TORONTO — While the saga about the Chinese authorities detaining Canadians Michael Kovrig and Michael Spavor may be over, the political fallout between the two countries as a result remains unclear.

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The two returned to Canada on Saturday morning after spending more than 1,000 days in Chinese custody on espionage charges, largely in retaliation for the Canadian arrest of Huawei executive Meng Wanzhou on a US warrant related to the company’s business dealings in Iran. was seen as a reaction.

While China has consistently denied that the cases were in any way connected, earlier on Friday, a B.C. judge dismissed the extradition case against Meng after US Justice Department officials filed criminal charges against him. An agreement was reached to resolve the issue, allowing Meng to enter into a deferment. Prosecution agreement and leave Canada under certain conditions.


Meng’s arrest at Vancouver International Airport in December 2018 sparked a year-long major geopolitical affair over economic sanctions being traded between Canada and China as relations between the two countries entered a deep freeze. Were.

However, now that Kovrig and Spavor have been freed and Meng has returned to China, experts suggest that relations between the two countries may be beginning to melt.

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on diplomatic relations

Former Canadian ambassador to Russia and Britain, Jeremy Kinsman, suggested that Michaels and Meng’s release of the deferred prosecution agreement was a way for both countries to emerge as winners.

Kinsman told Granthshala News Channel, “The devil is really in the appearances and making sure that the appearances don’t favor one side rather than the other. Both come out, if not the overall winner, then neither total.” Come out as a loser.” Saturday. “I think that’s the main thing. I think that’s what was achieved here.”

It is also a matter of saving face for China, he said.

“You can’t feel comfortable if your opinion as a country, and really as a people, is declining,” Kinsman said. “You can do a lot to convince your people that you are right and that they are victims of other people’s prejudices.”

Colin Robertson, a former Canadian diplomat, called the release of the two Michaels a victory in diplomacy, but said Canada needed to do more to end the nation’s practice of arresting foreign nationals for political gain.

“We put together a huge diplomatic effort by those in the free world to basically say, no, that’s wrong, you’ve gone too far,” Robertson said in an interview with Granthshala News Channel on Saturday. ” “It can’t happen again. For me, the lesson of this is that we have to add teeth to another Canadian [declaration] On arbitrary detention which we disclosed last February.”

Canada has launched Declaration against arbitrary detention in state-by-state relations in February. Since then it has been supported by more than 60 countries around the world.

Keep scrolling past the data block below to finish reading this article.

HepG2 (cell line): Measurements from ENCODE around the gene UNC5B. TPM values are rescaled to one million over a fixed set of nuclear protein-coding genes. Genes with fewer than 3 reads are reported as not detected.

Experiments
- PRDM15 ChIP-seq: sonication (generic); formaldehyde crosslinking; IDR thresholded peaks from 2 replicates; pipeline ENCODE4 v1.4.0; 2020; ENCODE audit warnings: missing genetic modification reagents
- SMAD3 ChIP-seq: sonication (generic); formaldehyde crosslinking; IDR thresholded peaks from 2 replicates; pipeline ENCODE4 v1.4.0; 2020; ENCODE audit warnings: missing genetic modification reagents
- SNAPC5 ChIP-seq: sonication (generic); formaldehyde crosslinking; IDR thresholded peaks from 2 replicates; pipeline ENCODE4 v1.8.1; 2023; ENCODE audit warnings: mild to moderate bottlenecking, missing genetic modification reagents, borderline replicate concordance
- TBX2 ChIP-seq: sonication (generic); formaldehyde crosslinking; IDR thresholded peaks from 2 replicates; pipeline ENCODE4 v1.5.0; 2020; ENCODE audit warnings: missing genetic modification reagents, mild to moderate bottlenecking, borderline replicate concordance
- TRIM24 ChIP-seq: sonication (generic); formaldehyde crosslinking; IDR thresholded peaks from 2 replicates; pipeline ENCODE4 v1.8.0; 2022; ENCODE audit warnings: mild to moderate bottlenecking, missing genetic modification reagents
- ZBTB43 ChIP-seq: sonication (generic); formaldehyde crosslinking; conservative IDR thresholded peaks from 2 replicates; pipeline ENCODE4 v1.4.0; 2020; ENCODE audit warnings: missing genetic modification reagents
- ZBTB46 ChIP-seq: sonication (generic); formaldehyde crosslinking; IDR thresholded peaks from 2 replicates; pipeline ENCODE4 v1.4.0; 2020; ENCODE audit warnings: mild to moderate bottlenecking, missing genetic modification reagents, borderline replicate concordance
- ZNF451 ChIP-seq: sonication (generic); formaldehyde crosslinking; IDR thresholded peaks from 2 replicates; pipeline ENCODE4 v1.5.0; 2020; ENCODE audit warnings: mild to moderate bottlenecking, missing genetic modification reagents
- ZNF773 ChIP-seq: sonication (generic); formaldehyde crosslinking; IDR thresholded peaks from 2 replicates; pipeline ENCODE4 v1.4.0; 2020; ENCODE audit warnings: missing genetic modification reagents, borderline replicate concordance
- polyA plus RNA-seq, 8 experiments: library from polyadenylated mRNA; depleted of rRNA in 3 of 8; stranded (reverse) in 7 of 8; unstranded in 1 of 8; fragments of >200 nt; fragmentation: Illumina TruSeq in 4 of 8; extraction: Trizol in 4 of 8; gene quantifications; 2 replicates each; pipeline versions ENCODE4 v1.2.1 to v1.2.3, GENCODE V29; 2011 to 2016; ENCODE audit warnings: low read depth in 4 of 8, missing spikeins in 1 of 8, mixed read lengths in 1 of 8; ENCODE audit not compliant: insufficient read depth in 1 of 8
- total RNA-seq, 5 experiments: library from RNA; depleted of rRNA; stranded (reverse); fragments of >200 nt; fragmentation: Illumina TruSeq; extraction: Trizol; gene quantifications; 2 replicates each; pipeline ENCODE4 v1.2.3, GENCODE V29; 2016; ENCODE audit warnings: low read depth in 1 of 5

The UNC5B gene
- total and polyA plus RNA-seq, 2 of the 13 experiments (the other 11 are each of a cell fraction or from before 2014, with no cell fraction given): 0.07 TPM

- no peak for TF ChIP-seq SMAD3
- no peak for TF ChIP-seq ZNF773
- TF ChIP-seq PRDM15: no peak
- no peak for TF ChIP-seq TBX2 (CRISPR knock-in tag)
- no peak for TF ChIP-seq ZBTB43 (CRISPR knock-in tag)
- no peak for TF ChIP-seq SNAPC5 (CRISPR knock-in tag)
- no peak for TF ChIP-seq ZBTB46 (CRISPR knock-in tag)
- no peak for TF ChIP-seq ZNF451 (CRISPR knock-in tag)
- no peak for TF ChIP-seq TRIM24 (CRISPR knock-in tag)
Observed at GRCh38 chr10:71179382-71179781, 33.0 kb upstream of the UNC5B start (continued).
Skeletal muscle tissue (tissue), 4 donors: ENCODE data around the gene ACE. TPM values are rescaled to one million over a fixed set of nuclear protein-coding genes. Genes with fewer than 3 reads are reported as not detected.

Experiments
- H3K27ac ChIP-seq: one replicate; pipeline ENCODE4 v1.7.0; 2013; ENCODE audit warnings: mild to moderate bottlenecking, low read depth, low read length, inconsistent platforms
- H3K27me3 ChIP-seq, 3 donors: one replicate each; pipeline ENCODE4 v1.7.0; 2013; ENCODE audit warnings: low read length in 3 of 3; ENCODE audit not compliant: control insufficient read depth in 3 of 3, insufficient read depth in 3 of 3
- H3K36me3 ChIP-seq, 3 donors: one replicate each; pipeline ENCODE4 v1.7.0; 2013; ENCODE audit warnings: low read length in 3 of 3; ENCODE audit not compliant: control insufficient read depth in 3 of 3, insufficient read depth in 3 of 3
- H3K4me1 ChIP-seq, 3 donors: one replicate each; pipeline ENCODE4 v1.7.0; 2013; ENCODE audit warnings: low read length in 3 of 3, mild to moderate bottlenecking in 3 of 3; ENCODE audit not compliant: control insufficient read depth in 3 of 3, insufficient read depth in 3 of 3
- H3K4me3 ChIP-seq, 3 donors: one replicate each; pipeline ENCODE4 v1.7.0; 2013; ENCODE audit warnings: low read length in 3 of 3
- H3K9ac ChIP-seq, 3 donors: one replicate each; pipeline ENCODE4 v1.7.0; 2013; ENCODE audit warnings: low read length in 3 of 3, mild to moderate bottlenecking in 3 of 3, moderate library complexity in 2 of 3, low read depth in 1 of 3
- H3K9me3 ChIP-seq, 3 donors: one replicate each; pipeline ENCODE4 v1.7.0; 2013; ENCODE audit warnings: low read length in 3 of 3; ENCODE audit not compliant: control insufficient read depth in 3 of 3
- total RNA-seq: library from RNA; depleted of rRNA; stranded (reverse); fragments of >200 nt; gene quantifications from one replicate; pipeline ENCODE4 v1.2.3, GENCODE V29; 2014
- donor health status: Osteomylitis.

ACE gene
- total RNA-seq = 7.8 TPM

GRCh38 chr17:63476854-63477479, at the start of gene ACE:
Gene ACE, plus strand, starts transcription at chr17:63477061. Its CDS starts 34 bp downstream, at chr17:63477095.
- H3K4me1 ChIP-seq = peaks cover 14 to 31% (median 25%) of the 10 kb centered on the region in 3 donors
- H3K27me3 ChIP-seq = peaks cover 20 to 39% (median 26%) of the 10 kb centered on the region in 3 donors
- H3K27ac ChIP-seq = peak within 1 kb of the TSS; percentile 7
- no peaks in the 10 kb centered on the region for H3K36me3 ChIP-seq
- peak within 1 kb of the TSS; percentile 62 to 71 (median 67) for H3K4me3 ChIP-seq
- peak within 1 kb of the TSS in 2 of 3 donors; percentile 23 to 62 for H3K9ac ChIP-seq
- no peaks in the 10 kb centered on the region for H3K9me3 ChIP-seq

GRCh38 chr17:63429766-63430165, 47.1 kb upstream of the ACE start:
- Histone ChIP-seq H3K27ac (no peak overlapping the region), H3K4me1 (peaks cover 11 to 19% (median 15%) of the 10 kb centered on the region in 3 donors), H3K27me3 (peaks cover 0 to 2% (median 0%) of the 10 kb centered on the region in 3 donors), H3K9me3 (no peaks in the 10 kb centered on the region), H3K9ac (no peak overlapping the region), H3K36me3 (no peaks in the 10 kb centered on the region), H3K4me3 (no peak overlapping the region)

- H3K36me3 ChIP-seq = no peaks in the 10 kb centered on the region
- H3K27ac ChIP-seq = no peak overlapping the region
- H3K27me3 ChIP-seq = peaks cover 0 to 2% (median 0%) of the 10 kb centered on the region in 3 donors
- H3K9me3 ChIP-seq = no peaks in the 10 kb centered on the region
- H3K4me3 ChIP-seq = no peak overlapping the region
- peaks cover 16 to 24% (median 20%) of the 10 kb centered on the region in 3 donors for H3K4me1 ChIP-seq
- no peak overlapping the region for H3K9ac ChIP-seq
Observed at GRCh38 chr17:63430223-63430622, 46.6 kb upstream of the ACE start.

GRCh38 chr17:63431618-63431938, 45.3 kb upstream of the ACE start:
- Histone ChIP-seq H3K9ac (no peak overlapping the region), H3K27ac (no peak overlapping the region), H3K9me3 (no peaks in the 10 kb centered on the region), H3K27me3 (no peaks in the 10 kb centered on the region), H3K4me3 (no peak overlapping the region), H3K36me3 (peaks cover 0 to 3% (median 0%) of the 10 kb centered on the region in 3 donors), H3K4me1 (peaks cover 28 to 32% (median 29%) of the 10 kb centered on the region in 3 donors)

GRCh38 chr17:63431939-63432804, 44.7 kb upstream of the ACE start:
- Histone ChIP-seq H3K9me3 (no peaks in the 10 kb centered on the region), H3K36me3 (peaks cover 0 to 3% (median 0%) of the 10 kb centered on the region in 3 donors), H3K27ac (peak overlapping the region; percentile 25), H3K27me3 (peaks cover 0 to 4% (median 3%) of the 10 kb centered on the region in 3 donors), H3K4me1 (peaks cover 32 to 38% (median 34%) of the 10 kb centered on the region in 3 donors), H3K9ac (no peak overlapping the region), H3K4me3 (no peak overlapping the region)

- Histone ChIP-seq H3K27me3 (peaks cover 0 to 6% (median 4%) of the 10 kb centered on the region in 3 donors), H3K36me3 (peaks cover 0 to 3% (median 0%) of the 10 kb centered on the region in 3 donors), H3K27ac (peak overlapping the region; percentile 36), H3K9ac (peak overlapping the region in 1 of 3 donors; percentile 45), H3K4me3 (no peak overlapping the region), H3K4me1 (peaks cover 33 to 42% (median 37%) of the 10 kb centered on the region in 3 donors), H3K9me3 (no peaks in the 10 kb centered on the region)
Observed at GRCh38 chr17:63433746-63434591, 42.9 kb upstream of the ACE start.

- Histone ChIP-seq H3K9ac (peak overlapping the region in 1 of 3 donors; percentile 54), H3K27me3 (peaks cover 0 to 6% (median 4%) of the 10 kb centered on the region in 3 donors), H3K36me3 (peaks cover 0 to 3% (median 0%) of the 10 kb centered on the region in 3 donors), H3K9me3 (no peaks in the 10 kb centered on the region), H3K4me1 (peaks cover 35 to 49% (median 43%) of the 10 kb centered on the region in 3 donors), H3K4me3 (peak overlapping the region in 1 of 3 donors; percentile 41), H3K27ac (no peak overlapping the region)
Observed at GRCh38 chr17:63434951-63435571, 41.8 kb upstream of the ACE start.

“I think we need something to persuade countries that want to practice hostage diplomacy,” he said. “China is probably the worst example, but there are others who do the same.”

Scott McKnight, a postdoctoral fellow in the Munk School of Global Affairs at the University of Toronto, said the test should be a wake-up call to what Canada can expect from China in the future.

“I think we should be very cautious in our assessment that this could be the type of China we have to move forward as China is only becoming increasingly relevant and more economically powerful in the world,” McKnight told Granthshala. The news channel reported on Friday after Meng reached a deferred prosecution agreement with the US, but before news of the two Michaels had been released.

“We must also recognize the larger, perhaps even broader lesson here, that is a more assertive China; a China that is not afraid to use various tools, some good some not so good, in trying to achieve its policy goals. ,” They said. “This should be a serious moment for Canadian expectations of the People’s Republic of China.”

on business relations

China, Canada’s second largest trading partner, has issued a series of restrictions on Canadian exports since the 2018 arrest of Meng. Despite any escalation of tensions over the matter, Robertson said China was too big to ignore, and business should resume.

“You never forget it, but you put it behind you and you move on,” he said. “We have to build ties with China. We have a lot of citizens of Chinese origin in this country. We will continue to bring in migrants from China. So we have to reconnect with China now.”

Legal analyst Dina Doll reported on Saturday that Huawei still faces a 16-count indictment in the Eastern District of New York, however, adding that it will be a strictly corporate case with no individual citizens being detained.

“In the last few years diplomacy and trade have really broken down against the United States and China, and unfortunately Canada too,” said Doll. “If Huawei’s indictment goes ahead and there is a conviction – they are probably China’s Crown Jewel company – how will China react to that? It’s very unclear, and so it will be interesting to see how it plays out.”